Can you tell us a little bit about Phoenix Global Resources’ history in South America and what sets you apart from competitors?
Phoenix was formed by the merger of Mercuria Energy Group’s South America holdings and Andes Energia. Both of the legacy companies have a long history in the country, with Petrolera el Trebol, one of Mercuria’s former subsidiaries having been in the country since 2001. As one of the few publicly traded independent oil and gas companies in Argentina, Phoenix’s focus is on bringing the strategies that drove the US shale boom to Argentina.
What have the biggest lessons you’ve learnt with regards to the growth and development of the Vaca Muerta been over the past year?
With the sheer size of the Vaca Muerta play in the Neuquina basin and with Phoenix having interest in the play from the southern part of the basin in Neuquen province to the northern part of the basin in Mendoza province and crossing from black oil to dry gas windows our biggest learning is that there isn’t any one size fits all solution to approaching the Vaca Muerta. Each individual area of the play comes with its own benefits and complications, as such tailoring your approach to each area is absolutely key.
What would you say are the biggest challenges the Vaca Muerta region is currently facing and how are you positioned to overcome these challenges?
The issues facing each region and phase in the Vaca Muerta are distinct and different. I don’t believe there is any one consistent issue that we see. In the north, services availability tends to be more of an issue, while in the south, particularly in the gas window, infrastructure and offtake bottlenecks are more problematic. Phoenix’s strength is in coming up with solutions that can address the individual needs of each area, whether that be working with other operators to reduce infrastructure constraints or working with the service companies to try and improve equipment availability.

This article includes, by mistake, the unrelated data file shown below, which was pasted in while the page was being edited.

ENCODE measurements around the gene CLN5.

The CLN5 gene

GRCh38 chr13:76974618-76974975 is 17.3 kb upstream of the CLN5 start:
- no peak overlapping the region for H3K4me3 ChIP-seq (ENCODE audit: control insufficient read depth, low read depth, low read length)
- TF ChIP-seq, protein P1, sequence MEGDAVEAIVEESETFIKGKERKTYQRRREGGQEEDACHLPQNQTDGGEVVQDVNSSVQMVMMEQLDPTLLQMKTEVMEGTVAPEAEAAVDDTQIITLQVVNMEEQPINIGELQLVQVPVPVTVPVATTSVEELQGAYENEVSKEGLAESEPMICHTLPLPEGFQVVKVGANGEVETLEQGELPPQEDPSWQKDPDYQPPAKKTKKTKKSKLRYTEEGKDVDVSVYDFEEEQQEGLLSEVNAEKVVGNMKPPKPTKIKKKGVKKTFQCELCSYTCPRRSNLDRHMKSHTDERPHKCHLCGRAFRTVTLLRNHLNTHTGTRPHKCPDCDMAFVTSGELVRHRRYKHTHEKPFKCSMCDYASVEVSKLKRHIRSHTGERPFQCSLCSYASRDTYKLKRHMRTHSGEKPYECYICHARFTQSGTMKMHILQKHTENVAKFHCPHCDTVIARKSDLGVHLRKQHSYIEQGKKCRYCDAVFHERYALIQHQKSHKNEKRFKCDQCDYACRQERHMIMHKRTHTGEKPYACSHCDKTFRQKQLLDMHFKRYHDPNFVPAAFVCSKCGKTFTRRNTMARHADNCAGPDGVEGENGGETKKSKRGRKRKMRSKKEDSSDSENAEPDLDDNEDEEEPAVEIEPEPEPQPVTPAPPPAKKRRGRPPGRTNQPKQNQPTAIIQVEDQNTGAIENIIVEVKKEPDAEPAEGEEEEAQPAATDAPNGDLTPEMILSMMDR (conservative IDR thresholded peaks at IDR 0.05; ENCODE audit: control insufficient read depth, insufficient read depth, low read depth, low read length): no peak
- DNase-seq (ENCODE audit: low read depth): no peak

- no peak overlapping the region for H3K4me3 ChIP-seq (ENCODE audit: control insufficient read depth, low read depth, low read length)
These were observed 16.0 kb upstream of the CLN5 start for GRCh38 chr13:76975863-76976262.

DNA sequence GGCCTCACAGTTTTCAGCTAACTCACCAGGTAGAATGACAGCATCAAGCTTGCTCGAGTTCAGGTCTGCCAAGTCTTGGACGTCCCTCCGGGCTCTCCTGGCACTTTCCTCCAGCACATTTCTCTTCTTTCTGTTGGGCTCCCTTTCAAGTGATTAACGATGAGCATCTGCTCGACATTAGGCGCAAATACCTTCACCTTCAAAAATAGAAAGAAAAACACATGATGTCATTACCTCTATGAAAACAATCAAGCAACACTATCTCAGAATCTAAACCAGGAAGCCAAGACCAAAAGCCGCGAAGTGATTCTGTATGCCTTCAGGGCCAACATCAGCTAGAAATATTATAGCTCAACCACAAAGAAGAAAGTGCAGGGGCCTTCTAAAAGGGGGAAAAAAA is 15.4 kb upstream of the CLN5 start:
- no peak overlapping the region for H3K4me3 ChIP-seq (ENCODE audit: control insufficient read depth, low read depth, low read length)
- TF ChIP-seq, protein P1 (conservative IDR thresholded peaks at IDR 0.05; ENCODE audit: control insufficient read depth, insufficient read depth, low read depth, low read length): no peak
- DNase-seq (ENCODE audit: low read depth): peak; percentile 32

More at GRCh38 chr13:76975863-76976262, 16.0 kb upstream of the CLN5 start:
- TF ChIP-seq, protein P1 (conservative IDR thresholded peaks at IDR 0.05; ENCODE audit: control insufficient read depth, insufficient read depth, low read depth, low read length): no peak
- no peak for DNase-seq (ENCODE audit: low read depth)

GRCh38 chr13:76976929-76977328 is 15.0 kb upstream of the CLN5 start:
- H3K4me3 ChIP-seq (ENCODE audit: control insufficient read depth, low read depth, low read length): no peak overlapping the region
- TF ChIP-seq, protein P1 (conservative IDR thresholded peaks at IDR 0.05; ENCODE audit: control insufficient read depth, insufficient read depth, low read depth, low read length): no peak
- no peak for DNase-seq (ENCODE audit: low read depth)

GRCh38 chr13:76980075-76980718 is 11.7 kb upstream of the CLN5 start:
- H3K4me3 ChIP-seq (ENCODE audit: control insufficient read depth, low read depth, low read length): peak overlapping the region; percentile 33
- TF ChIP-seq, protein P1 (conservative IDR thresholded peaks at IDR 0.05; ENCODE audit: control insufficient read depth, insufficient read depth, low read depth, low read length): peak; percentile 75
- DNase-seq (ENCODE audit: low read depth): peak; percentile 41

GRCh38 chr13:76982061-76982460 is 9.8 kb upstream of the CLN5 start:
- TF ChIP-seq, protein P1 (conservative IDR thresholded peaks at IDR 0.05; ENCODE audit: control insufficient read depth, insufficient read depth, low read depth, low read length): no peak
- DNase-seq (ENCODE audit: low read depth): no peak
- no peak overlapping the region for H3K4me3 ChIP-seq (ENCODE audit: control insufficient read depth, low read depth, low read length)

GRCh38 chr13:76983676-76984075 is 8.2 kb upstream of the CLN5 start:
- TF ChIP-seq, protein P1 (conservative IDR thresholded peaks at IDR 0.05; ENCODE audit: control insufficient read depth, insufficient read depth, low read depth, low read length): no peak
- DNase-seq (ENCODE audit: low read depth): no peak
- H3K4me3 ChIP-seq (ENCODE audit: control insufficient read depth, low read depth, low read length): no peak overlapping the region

Where do you see the biggest business development opportunities in the region in the next 5-10 years?
Given the large size and long-term of oil and gas concessions in Argentina, its difficult to make a small commitment on the upstream side in Argentina. But, as the current players begin to develop and de-risk their blocks and the “sweet-spots” in the unconventional space become more evident I think there will be opportunities for more partnership for new entrants into the play.
What topics are you most looking forward to discussing and debating at South America Energy Week?
I’m looking forward to hearing how other companies are addressing the issues that they are encountering in the development of unconventional resources in Argentina.
About Greg Easley
Greg is a Texas Licensed Professional Engineer with over ten years of experience in the oil and gas industry. Greg holds a bachelor’s degree from the University of Oklahoma and a Master’s Degree from the University of Houston, both in petroleum engineering. Greg began his career at ExxonMobil Development Company, working in the development of offshore international oilfields. He then moved to Marathon Oil where he worked in a variety of roles, from reservoir engineering onshore waterfloods to drilling wells in the unconventional Bakken formation of North Dakota. After Marathon, Greg worked at a multi-billion dollar family office where he evaluated new investment opportunities in the oil and gas sector and also managed their unconventional reserves and exploration portfolio. Subsequently, with Mercuria, Greg worked in reserve and reservoir management of their worldwide oil and gas portfolio and advised the company on any new acquisition or divestiture opportunities. With the merger of Mercuria and Andes Energia’s Argentine assets creating Phoenix Global Resources, Greg moved to his current position overseeing the engineering and reservoir aspects of Phoenix’s portfolio of assets.